Race Direction is to be altered in the wake of the clash in Sepang between Valentino Rossi and Marc Marquez. A proposal to split the responsibilities of Race Direction is to be adopted at the next meeting of the Grand Prix Commission to be held on Thursday.
The proposal will see the responsibility for disciplinary matters removed from the current four members of Race Direction, and placed in the hands of a separate panel of stewards. Race Direction will continue to be in charge of all aspects of running the race, including marshalling and safety, but incidents between riders will be investigated by the new panel. They will be charged with judging all incidents of unfair play, and especially of violations of rule 1.21.2, which mandates responsible behavior by the riders on track.
Exactly who will be in the panel is unclear at the moment, but the aim is not to have any Dorna staff in it. The fact that Javier Alonso, a senior executive of Dorna and one of the inner circle at the heart of the company, sits in Race Direction has occasionally been a concern from some of the manufacturers, with accusations of bias surfacing on occasion.
Those accusations went into overdrive after the incident between Valentino Rossi and Marc Marquez at Sepang. The Italian media, especially, accused Dorna of unfairly punishing Valentino Rossi in the affair, in an attempt to influence the outcome of the 2015 championship, and wanting a Spanish winner.
Such accusations are plainly insane. The marketing value to Dorna of a tenth title for Valentino Rossi is immeasurably greater than having any Spaniard win, let alone Jorge Lorenzo. If Dorna were to want a particular outcome, and try to influence it, they would have favored Rossi over Marquez.
Furthermore, throughout the entire history of Race Direction in its current form, there has never been an issue with pressure from Dorna inside Race Direction. Reports from those involved say that Javier Alonso has never put pressure on Race Direction to choose a particular outcome. Alonso's priority has always been to ensure that the race was run safely and fairly, reflecting the priorities of the other members of Race Direction, consisting of Safety Officer Loris Capirossi, FIM representative Franco Uncini, and Race Director Mike Webb. To preempt any suggestions of bias, and to fend off the concerns of the manufacturers, the Grand Prix Commission is to adopt this new system of two separate bodies.
Whether the new body makes any difference remains to be seen. The effectiveness of the new panel will stand and fall on the ability and reputation of the people engaged to fill it, and their experience in the field. They will be measured against the experience of the current Race Direction, all of whom have vast experience in MotoGP in their roles with Race Direction.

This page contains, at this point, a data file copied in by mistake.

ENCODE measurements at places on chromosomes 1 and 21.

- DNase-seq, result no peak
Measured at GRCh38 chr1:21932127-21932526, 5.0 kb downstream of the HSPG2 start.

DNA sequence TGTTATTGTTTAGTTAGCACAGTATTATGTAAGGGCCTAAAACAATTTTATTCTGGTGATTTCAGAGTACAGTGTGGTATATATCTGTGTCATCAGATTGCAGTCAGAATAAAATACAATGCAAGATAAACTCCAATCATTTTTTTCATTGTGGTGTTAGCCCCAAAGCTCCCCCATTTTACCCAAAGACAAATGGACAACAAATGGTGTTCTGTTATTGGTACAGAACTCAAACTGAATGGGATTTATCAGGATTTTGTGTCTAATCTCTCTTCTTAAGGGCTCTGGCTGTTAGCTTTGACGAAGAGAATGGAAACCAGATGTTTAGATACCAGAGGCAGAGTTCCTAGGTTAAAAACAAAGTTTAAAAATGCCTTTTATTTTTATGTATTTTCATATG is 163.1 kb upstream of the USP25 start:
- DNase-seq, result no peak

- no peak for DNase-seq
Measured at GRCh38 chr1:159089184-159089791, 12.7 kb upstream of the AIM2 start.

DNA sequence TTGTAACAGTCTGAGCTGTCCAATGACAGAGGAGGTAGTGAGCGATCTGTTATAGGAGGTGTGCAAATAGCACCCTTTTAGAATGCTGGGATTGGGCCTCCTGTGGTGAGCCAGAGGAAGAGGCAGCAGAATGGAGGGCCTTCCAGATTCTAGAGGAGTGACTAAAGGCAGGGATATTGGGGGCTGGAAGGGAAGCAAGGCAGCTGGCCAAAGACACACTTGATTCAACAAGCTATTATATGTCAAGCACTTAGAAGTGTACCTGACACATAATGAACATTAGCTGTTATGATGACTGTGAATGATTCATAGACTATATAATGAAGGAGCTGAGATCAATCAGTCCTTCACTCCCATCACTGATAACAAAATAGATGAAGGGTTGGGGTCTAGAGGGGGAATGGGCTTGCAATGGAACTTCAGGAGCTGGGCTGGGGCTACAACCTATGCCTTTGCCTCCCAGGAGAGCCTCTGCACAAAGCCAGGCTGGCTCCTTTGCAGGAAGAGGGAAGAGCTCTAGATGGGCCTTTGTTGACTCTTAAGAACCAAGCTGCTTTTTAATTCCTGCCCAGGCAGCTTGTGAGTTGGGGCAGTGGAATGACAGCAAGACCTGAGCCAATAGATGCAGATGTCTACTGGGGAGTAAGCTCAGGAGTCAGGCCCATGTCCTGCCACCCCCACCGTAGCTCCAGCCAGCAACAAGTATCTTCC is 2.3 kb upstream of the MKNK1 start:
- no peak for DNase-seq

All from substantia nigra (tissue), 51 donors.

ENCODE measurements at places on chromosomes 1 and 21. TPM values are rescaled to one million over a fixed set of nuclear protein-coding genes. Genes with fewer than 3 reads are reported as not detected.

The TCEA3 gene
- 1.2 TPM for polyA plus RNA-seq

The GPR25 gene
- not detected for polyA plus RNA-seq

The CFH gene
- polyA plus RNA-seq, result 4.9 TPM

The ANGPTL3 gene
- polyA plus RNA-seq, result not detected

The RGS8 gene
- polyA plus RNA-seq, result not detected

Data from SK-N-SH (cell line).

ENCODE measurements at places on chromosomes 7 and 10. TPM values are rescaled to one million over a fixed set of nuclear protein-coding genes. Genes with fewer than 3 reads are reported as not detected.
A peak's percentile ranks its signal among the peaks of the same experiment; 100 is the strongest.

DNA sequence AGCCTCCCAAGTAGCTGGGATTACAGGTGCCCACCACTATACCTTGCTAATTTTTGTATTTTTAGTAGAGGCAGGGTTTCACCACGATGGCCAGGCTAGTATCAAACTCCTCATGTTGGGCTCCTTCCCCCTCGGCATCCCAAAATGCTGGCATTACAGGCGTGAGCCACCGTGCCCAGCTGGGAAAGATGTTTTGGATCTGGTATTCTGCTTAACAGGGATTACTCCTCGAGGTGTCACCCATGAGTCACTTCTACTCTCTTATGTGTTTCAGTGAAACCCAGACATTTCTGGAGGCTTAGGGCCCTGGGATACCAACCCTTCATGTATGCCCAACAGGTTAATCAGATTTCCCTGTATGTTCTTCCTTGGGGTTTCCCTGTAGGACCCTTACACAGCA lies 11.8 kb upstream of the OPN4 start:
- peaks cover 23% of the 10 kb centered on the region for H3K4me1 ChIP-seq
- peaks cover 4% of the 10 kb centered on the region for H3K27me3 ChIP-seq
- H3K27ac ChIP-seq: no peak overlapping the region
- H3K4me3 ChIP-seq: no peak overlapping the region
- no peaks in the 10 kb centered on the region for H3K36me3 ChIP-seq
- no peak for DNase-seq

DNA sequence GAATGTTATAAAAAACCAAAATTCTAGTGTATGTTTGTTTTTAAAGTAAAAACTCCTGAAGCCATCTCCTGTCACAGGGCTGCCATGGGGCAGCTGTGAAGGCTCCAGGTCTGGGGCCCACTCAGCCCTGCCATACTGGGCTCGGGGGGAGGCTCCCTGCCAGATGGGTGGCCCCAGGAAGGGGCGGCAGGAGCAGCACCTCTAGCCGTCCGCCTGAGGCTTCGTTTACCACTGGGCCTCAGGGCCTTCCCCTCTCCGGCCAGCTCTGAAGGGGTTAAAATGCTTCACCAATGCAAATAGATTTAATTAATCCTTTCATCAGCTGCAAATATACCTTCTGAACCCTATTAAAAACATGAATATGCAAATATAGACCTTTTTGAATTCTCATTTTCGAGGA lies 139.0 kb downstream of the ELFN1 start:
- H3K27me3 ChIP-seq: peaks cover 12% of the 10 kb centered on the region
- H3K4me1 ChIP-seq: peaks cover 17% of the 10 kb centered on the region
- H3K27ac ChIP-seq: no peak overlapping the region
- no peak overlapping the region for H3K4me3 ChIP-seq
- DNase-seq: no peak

The instigation of a new body is unlikely to remove the allegations of bias. It is hard to see how the Sepang incident could have been handled differently. Though there were calls from the media and from fans both during the race and afterwards for Rossi to be black flagged or given a ride through penalty, Race Direction would have been accused of acting hastily if they had done so. By waiting until after the race had finished, taking their time to review the footage from as many angles as possible (and Race Direction has access to a lot more camera angles than the live TV broadcast), and talking to both riders and all parties involved. That allowed them to make a considered and careful decision, which accurately reflected the events on the track. A new disciplinary body would be expected to be just as thorough and cautious in taking a decision with such major implications for the championship.
The creation of a new body appears to be a kneejerk reaction to a situation which spiraled out of control due to the profile of the riders involved. It looks more like Dorna coming under pressure to do something, and deciding that being seen to do something was more important than actually taking account of how necessary such action might be. There are few signs that the new panel will do a better job than the current Race Direction, and plenty of opportunity for the new panel to get it wrong. There may not be an employee of Dorna in the new panel, but the new panel will be just as dependent on Dorna for its financing, and its members will be paid by the Spanish organizer, just as the members of Race Direction are.
Like the Rookie Rule, this feels like a measure that will be reversed within a few years. It adds nothing beyond added complexity and the chance for more things to go wrong.